Serbia’s Revision of the Action Plan for Chapter 23: Many activities have not even been completed ‘on paper’

Consultation session of the Working Group for Chapter 23 of the National Convention for the EU (NKEU); Photo: Twitter/NKEU

BELGRADE – The revised Action Plan for the Chapter 23 contains most of the shortcomings it had before, although a large number of comments provided by the European Commission regarding the revision have been adopted, civil sector representatives say in the aftermath of the second cycle of consultation of the Ministry of Justice with the Working Group for Chapter 23 of the National Convention for the EU (NKEU). The second session of the second cycle of consultations was held on 25 February. The audit, which has been ongoing for the past two years, is expected to be finalized in April.

Chapter 23 – Judiciary and Fundamental Rights is one of the most important chapters in the accession negotiations with the EU.

The February 25 consultation session was dedicated to discussing parts of the Action Plan related to the judiciary and the fight against corruption, which were previously aligned with the comments of the European Commission. For this reason, this consultation cycle is of particular importance for monitoring Serbia’s progress.

“The revised Action Plan contains most of the shortcomings that have been noticed before. Even though four years have passed since the adoption of the Action Plan and many activities were not carried out even ‘on paper’, it is quite clear that there was no effective mechanism for solving the problem, such as the delay of the Ministry with the preparation of changes to the law”, Program Director of Transparency Serbia Nemanja Nenadić told EWB.

“A large number of comments of the European Commission regarding the revision of the Chapter 23 Action Plan have been accepted, especially in the area of ​​developing indicators and assessing the impact of strategic documents that have expired or are near expiration”, said the EU Integration Committee Adviser and Human Rights Coordinator and NKEU Task Force Coordinator for Chapter 23 Jovana Spremo in a written response to EWB.

She points out that the review process should be brought to an end, so as to allow “a start of monitoring Serbia’s progress with EU reforms at full capacity, taking into consideration that the bodies have been overloaded with the audit for two years now”.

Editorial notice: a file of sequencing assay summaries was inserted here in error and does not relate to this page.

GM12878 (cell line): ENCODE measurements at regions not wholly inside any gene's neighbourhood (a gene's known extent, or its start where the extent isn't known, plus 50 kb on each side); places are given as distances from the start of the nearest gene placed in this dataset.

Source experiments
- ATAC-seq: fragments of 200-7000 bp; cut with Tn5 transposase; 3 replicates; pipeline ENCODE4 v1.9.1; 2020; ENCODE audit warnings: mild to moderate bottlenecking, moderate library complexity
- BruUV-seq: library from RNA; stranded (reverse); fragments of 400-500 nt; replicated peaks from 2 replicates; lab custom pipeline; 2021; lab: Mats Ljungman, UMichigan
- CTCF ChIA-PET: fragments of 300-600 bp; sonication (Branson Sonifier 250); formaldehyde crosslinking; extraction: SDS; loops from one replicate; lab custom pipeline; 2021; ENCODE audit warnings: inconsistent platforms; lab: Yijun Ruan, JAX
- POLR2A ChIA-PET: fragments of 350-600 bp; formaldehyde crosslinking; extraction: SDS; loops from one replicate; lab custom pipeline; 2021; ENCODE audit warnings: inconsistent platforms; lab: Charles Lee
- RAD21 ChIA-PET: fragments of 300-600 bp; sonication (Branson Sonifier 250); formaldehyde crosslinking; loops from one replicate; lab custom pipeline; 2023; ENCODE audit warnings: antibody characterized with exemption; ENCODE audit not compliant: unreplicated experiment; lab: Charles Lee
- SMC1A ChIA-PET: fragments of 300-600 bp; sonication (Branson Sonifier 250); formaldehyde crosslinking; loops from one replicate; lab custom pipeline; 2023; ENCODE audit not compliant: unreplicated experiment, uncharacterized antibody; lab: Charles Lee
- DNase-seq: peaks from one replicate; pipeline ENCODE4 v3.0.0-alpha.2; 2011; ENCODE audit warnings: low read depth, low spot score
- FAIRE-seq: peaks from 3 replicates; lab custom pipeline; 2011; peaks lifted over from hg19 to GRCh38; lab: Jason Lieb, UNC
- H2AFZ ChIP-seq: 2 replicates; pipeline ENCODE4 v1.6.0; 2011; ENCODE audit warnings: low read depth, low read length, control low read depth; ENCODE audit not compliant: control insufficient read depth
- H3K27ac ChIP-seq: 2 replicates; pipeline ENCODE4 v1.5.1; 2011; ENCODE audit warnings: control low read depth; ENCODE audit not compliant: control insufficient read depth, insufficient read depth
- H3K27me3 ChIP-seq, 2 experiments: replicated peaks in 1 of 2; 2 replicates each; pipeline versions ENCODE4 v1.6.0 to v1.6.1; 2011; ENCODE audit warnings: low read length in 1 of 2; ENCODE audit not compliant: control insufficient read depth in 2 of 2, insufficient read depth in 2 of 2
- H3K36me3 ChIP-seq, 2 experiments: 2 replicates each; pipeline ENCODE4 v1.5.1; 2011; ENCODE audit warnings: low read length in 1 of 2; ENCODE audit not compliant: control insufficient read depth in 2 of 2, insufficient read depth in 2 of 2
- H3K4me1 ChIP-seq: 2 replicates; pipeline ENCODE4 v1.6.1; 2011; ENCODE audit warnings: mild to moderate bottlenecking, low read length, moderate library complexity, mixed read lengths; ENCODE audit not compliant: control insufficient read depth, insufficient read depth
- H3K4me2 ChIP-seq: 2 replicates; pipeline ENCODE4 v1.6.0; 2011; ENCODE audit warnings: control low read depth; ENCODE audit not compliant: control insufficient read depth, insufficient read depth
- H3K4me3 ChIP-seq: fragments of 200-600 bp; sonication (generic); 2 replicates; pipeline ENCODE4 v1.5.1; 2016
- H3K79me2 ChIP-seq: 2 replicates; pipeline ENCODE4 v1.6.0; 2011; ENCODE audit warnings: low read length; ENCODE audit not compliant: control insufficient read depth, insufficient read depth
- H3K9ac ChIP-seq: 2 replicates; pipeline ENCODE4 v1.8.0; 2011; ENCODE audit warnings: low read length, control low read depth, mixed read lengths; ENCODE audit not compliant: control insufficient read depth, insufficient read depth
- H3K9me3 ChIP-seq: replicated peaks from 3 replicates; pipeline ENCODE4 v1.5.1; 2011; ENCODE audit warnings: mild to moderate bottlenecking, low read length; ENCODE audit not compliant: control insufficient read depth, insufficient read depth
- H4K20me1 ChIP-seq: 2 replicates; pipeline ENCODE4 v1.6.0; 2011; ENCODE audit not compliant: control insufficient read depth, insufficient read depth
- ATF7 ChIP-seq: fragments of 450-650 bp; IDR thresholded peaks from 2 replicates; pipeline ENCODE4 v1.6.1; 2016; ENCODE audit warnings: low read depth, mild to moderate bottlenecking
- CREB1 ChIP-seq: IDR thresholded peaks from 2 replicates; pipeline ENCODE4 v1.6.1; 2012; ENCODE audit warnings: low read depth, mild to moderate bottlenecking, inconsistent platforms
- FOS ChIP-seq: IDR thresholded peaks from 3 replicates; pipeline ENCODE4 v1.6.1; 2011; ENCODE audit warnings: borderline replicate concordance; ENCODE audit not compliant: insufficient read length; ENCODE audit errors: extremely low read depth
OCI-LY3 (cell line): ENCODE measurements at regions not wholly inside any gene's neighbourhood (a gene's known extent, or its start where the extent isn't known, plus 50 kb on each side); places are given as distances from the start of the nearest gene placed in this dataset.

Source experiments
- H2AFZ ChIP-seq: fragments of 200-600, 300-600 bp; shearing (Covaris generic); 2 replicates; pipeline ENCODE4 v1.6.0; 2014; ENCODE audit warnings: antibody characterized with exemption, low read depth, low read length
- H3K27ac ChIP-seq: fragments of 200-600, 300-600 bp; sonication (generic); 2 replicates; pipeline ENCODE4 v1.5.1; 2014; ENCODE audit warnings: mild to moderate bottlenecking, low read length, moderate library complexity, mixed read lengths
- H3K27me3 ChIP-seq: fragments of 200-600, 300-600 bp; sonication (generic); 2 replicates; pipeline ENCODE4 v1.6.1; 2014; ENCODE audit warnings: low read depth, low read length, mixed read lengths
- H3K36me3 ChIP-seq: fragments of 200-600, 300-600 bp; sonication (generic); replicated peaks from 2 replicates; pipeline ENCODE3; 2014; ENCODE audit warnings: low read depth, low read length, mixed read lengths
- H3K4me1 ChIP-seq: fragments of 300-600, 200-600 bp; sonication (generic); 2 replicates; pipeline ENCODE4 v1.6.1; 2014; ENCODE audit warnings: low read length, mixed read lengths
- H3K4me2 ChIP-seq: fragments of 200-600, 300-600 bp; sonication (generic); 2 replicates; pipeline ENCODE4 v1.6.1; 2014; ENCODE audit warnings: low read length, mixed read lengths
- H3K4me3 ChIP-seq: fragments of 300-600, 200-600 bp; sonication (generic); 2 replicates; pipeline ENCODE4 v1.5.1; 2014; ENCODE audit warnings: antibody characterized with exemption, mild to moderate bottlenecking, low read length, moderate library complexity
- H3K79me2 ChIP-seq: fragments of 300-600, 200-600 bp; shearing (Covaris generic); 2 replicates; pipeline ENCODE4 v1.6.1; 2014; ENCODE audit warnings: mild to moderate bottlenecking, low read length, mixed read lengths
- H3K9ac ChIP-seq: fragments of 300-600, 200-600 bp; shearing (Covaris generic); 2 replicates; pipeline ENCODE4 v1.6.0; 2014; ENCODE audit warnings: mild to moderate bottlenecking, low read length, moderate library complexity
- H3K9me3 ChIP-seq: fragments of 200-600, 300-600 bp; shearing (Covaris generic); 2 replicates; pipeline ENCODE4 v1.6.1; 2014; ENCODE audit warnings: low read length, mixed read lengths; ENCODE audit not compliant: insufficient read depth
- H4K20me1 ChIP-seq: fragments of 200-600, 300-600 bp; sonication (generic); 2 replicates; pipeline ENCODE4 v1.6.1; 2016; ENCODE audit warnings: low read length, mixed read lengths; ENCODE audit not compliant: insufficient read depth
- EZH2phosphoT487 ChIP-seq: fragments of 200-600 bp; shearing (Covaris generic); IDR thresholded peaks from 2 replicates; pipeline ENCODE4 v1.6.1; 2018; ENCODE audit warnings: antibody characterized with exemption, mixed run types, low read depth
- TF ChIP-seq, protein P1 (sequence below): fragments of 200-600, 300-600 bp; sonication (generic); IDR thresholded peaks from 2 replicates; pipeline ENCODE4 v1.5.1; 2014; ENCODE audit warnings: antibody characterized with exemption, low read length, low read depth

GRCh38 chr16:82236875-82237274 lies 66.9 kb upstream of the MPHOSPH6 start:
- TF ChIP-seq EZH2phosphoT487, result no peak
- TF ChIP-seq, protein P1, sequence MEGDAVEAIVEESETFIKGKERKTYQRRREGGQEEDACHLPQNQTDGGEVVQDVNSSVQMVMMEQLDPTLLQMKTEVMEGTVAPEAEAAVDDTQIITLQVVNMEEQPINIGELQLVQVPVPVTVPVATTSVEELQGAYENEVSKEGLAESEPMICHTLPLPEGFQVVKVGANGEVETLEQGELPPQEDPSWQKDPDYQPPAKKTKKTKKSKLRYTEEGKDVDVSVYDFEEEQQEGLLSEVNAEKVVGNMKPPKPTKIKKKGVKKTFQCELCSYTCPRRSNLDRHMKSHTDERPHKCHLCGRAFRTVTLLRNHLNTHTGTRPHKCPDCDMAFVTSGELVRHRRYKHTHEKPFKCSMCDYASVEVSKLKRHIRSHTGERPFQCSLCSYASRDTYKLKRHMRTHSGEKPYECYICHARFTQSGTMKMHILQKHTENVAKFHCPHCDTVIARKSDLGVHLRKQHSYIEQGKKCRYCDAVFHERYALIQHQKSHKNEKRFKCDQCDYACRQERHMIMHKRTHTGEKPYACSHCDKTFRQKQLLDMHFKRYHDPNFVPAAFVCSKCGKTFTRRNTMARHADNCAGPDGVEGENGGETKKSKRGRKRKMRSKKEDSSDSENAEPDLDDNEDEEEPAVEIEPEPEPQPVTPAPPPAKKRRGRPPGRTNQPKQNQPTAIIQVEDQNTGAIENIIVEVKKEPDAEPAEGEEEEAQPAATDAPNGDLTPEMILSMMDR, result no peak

“It goes against the meaning of the audit”, stressed Spremo.

For Nenadić, the proposal to form a new Government Coordination Body does not represent any assurance that such problems will be addressed.

“If there was political will indeed, all issues within the competence of the Government could be solved at sessions of that body, and those issues related to the work of other bodies, at sessions of the National Assembly and its committees,” said Nenadić.

Most of the comments were made by the members regarding specifying activities related to amendments to the Constitution and judicial laws, insisting on the drafting of a new text by the competent committee of the NSRS and sending this text for opinion to the Venice Commission and other relevant Council of Europe bodies.

“There are still ‘invisible traces’ of amendments made outside the regular procedure, which must absolutely be removed,” states Spremo.

With regard to other comments, Spremo states that NKEU insists on introducing activities to adopt a new or revision of the existing National War Crimes Processing Strategy, which expires this year. They are also pushing towards the development of activities regarding the prosecution of high-ranking perpetrators, which is required by the transition criterion.

“Most of the comments regarding the fight against corruption were related to the functioning of the envisaged coordination mechanism, the effects of the Law on Public Procurement and the necessary amendments to the Criminal Code.

Nenadić notes that some activities have already been dropped from the Action Plan as “allegedly already implemented”. He points out an example of alleged improvements to the Law on Public-Private Partnerships, with the assessment that there were no significant changes.

“There are no new activities planned to address the problems left out in Chapter 23 APs and the previous anti-corruption strategy plan, such as bypassing bidding through interstate agreements or managing public companies,” concludes Nenadić.

As agreed at yesterday’s meeting, the NKEU Task Force on Chapter 23 will submit an integral comment on the document by March 13, after which the Ministry of Justice will align the current version with the proposals. According to Spremo, the process is expected to be completed in April this year.